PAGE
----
Scientific name: Charina bottae PDF version of this page
Rarely does a name suit so well! Between 35 and 80 cm long and fairly thick-bodied, the Rubber Boa resembles a rubbery tube with a slight taper at each end – similar in shape to what you’d roll out of a ball of clay. Its loose skin and many small, smooth scutes (scales) combine to give the snake its rubbery appearance. Adult Rubber Boas are dark olive green to brown in colour, and their bellies are pale yellow to orangish yellow. As juveniles however, their small size and pinkish colour are strikingly similar to that of an earthworm! However, the Rubber Boa is much more fascinating than its simple exterior suggests.
Also known as the “Two Headed Snake”, it can be difficult to tell a boa’s head from its tail. Rubber Boas have little to no neck and their eyes are tiny. When being attacked, the Rubber Boa contributes to the confusion by curling in a ball and hiding its head beneath its body. The tail, equipped with a small hard cap, is then presented as a decoy, and the snake often will jab its tail about as if striking. This way, the snake avoids any harm to its vital head region. If the predator remains undeterred, Rubber Boas can release a smelly musk from their vent. However, that’s as much as this sluggish, secretive snake can muster – Rubber Boas never bite, and are happier hiding beneath a damp log than waging battle.
A true boa constrictor, the Rubber Boa belongs to a famous family of snakes. This family includes, among others, Reticulated Pythons and Anacondas! As evidence of this relationship, the Rubber Boa has tiny vestigial (remnant) limbs on either side of its vent. These tiny ‘spurs’ are more obvious on males than females. These vestigial limbs are found on boa constrictors all over the world.
Click here to visit the Rubber Boa Photo Gallery.
Like all of B.C.’s snakes, Rubber Boas spend the winter hibernating in underground dens (hibernacula). While boas will hibernate communally with other boas, unlike many other snakes, Rubber Boas do not appear to share their dens with snakes of other species.
Mating occurs in spring after emergence from the hibernacula. Young develop within their mother’s body. When completely developed, the young are born live. While Rubber Boas can be active at relatively low temperatures, pregnant females need more sunshine and warmth than usual to ensure the healthy development of their young. Pregnant females carry their young until mid-August when 1 to 8 earthworm-like neonates (newborns) are born.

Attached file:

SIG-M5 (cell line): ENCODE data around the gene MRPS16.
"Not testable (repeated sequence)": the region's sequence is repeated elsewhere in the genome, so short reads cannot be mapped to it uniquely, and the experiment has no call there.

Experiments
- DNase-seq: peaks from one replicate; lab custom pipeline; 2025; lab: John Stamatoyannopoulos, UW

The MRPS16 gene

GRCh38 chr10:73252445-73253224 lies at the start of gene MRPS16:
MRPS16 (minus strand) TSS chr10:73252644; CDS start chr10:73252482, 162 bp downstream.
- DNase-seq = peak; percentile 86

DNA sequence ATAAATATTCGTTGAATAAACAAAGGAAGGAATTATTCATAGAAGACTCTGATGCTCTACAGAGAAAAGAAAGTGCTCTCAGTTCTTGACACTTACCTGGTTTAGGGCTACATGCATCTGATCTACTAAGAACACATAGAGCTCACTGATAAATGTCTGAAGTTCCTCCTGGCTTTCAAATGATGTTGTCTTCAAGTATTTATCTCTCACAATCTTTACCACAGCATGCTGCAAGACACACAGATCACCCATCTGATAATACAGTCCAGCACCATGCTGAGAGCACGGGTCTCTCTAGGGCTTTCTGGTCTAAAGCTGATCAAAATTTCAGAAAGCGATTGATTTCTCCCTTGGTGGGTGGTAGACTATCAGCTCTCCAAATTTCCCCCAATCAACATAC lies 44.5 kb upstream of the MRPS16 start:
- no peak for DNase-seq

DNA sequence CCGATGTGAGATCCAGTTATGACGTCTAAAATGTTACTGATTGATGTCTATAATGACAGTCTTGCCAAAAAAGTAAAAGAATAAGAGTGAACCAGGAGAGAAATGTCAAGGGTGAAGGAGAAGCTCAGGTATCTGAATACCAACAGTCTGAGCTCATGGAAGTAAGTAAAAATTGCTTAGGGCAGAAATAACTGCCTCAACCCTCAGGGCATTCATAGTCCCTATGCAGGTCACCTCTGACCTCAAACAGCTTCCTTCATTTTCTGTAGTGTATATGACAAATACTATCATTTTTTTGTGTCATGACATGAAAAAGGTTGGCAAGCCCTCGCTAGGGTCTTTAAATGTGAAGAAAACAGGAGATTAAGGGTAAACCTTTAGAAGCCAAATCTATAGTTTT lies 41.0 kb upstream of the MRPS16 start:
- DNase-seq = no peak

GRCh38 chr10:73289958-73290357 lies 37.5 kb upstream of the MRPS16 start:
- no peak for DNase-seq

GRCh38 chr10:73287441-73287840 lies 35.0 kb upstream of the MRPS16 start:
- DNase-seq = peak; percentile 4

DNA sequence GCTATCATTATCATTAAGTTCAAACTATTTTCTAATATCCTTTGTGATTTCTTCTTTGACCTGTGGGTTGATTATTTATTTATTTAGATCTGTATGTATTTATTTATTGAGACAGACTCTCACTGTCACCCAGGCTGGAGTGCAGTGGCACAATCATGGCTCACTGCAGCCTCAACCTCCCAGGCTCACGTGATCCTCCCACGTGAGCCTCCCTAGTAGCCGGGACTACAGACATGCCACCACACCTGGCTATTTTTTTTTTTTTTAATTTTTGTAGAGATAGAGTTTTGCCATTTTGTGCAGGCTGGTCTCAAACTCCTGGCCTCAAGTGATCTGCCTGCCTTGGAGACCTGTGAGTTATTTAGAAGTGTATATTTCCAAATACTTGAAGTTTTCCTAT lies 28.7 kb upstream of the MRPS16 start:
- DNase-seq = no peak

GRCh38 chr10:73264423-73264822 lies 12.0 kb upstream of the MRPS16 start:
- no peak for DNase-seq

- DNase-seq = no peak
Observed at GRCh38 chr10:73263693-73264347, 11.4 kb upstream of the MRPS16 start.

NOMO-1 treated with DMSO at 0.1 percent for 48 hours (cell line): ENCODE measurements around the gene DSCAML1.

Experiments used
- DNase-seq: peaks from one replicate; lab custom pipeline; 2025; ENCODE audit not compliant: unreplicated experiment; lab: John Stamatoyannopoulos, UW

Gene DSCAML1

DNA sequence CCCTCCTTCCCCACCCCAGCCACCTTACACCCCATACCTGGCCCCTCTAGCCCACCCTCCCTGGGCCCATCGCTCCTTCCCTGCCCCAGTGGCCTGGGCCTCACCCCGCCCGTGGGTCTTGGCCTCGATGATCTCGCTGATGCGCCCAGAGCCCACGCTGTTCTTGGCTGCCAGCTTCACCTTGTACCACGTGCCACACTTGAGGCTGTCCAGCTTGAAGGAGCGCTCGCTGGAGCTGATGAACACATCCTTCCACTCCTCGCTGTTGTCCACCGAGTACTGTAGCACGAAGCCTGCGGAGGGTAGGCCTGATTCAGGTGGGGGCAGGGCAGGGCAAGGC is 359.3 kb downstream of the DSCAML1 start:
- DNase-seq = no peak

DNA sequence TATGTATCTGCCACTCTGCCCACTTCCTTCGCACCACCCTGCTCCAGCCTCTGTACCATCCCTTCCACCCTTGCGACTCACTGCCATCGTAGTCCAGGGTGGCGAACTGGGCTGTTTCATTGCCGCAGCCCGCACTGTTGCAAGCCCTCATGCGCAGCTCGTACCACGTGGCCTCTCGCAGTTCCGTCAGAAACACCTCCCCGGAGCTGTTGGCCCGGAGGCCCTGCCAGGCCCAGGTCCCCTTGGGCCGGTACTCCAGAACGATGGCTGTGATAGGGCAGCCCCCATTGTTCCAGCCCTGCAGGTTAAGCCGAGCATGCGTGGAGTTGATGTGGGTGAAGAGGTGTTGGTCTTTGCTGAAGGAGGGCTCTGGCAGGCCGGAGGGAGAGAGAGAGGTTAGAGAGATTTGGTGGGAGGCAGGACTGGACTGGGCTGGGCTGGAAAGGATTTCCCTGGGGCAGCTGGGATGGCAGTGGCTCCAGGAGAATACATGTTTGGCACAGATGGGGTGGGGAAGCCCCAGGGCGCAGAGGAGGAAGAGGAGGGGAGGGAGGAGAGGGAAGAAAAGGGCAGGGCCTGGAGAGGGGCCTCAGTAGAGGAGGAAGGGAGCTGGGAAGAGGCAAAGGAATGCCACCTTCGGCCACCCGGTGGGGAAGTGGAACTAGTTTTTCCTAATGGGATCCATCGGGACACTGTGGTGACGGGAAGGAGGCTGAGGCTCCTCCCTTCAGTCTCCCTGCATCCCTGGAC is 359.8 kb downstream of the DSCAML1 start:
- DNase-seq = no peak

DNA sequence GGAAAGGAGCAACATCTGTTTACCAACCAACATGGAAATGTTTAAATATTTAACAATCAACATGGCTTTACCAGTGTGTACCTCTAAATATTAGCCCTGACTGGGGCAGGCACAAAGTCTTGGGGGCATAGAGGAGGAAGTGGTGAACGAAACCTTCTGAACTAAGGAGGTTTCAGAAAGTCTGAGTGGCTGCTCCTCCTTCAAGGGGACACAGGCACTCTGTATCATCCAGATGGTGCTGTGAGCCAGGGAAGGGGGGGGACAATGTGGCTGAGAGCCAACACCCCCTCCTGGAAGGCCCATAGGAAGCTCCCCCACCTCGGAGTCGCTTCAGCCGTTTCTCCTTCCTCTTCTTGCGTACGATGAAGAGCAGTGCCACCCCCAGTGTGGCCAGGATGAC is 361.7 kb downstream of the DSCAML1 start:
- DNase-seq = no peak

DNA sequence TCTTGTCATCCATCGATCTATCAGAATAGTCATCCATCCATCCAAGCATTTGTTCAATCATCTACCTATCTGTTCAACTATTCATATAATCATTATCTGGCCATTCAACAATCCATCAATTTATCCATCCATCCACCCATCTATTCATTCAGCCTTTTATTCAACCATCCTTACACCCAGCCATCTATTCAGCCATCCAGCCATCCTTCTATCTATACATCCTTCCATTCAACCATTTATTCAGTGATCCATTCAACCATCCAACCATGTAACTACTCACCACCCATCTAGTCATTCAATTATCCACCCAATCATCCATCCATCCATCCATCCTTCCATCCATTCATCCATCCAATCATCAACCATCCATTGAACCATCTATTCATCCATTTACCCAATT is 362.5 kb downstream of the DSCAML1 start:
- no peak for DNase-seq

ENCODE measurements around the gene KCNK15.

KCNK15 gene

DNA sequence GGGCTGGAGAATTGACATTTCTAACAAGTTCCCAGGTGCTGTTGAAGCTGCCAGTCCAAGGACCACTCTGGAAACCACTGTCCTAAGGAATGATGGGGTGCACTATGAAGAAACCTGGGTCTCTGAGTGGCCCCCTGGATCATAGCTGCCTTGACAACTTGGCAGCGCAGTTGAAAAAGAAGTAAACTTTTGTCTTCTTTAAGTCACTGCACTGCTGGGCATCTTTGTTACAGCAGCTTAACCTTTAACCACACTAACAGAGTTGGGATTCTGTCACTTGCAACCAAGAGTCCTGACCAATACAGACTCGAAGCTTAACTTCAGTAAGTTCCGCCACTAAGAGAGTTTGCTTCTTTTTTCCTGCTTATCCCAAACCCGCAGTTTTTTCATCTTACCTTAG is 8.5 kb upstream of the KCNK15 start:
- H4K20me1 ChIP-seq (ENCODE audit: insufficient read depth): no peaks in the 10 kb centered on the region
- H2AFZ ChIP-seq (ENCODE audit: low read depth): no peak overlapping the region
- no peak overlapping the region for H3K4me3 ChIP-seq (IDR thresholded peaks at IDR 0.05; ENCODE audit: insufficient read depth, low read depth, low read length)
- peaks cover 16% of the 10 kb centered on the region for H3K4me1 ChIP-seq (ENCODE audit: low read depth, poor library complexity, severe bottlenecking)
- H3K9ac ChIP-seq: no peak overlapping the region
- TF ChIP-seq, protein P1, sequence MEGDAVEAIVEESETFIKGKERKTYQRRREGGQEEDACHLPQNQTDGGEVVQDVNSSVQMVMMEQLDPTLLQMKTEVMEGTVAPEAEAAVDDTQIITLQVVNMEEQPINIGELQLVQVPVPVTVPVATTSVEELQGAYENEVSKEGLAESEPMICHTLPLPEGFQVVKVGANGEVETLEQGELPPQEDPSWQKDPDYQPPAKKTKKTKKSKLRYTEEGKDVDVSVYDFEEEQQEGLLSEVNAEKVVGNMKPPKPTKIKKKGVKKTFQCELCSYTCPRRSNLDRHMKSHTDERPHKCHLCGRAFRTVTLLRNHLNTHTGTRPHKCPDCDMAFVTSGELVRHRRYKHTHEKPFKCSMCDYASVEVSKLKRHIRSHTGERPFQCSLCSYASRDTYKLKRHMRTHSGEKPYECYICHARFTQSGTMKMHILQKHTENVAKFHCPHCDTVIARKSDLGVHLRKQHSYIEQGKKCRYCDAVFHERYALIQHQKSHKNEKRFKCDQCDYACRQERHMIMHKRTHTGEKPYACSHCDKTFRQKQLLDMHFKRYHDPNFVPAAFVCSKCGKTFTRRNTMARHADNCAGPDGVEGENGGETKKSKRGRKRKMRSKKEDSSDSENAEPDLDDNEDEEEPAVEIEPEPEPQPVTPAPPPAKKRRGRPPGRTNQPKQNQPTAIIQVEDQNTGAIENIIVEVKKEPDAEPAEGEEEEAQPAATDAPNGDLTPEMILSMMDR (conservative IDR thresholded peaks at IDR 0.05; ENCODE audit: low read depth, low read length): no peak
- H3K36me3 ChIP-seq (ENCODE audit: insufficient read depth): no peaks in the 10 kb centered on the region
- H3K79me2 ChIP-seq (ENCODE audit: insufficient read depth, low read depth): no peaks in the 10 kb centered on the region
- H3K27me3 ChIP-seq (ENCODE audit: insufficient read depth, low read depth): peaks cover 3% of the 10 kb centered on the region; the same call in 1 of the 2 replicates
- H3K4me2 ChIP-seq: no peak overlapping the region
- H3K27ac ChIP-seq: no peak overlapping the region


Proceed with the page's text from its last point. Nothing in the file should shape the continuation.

Rubber Boas usually are crepuscular (active at dawn and dusk) and nocturnal, and they function well at these cooler temperatures. Perhaps due to their slow, sluggish life-style, female Rubber Boas may reproduce only every 4 years. On the plus side, however, they are a long-lived snake, living up to 30 years.
Rubber Boas eat fairly infrequently, even compared to other snakes. When they do eat, however, Rubber Boas use two main tactics to gather their usual meal of mice or shrews. When preying on adult rodents, boas constrict their prey, wrapping their body around the prey until its heart stops and it can’t breathe. When preying on baby rodents, boas use their tail as a club to keep the mother rodent out of the nest while they swallow the nestlings. In fact, many Rubber Boas are heavily scarred on their tails from the bites of mother mice.
Rubber Boas are not limited to hunting at ground level. These snakes are able swimmers, climbers and burrowers, enabling them to diversify their diet. Other items that boas eat include bird eggs, nestling birds, nestling rabbits, small lizards, other snakes, salamanders, small chipmunks, and bats.
Rubber Boas are found from southern B.C. to as far north as Williams Lake. Within this region, boas can be found in woodlands, grasslands, coniferous forests, dry pine forests, Juniper woods, and riparian areas. Within these regions, however, Rubber Boas tend to avoid dry, hot areas enjoyed by many other snake species, preferring instead humid mountainous areas. In fact, all three known boa hibernacula were found in wooded areas.
Rubber Boas use a variety of features within the landscape for protection and for hunting. These items include abandoned rodent burrows, rock crevices, rotting stumps, logs, bark, litter around development, and decomposing sawdust piles. Because they like to burrow, they appear to prefer sandy or loamy soils.
Rubber Boas are able to use their environment very effectively to maintain a comfortable body temperature. Scientists found that boas can select rocks of a certain thickness to rest beneath in order to thermoregulate more efficiently.
Click here to see the Rubber Boa Range Map.
Rubber Boas are vulnerable to many of the same threats faced by other snake species. While basking along roads in the evening, boas are killed by cars. Habitat continually is lost to urbanization and agriculture. And because of their mild nature, individuals are illegally collected from the wild. Snakes removed from the wild often die because of the highly specialized care they require. If you see a snake, look at it, admire it, but leave it alone!
Their low reproductive rate and the patchy distribution of habitat could reduce Rubber Boa populations to disconnected pockets of individuals. This in turn could make the species vulnerable to a loss of genetic diversity, and eventually to the loss of entire populations. For these reasons, the Rubber Boa is listed as a species of special concern federally. If you see a Rubber Boa, contact your local branch of the Ministry of the Environment.